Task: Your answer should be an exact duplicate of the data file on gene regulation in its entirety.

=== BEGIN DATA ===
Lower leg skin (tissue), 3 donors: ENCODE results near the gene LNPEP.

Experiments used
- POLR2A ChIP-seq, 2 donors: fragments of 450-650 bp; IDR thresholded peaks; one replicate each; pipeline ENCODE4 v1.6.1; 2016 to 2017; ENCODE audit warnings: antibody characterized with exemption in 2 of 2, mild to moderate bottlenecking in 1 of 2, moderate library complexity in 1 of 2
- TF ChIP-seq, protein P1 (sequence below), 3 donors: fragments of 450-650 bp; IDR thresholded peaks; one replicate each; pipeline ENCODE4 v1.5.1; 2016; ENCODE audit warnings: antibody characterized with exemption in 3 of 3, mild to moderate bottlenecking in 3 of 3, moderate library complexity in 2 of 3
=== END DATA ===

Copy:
Lower leg skin (tissue), 3 donors: ENCODE results near the gene LNPEP.

Experiments used
- POLR2A ChIP-seq, 2 donors: fragments of 450-650 bp; IDR thresholded peaks; one replicate each; pipeline ENCODE4 v1.6.1; 2016 to 2017; ENCODE audit warnings: antibody characterized with exemption in 2 of 2, mild to moderate bottlenecking in 1 of 2, moderate library complexity in 1 of 2
- TF ChIP-seq, protein P1 (sequence below), 3 donors: fragments of 450-650 bp; IDR thresholded peaks; one replicate each; pipeline ENCODE4 v1.5.1; 2016; ENCODE audit warnings: antibody characterized with exemption in 3 of 3, mild to moderate bottlenecking in 3 of 3, moderate library complexity in 2 of 3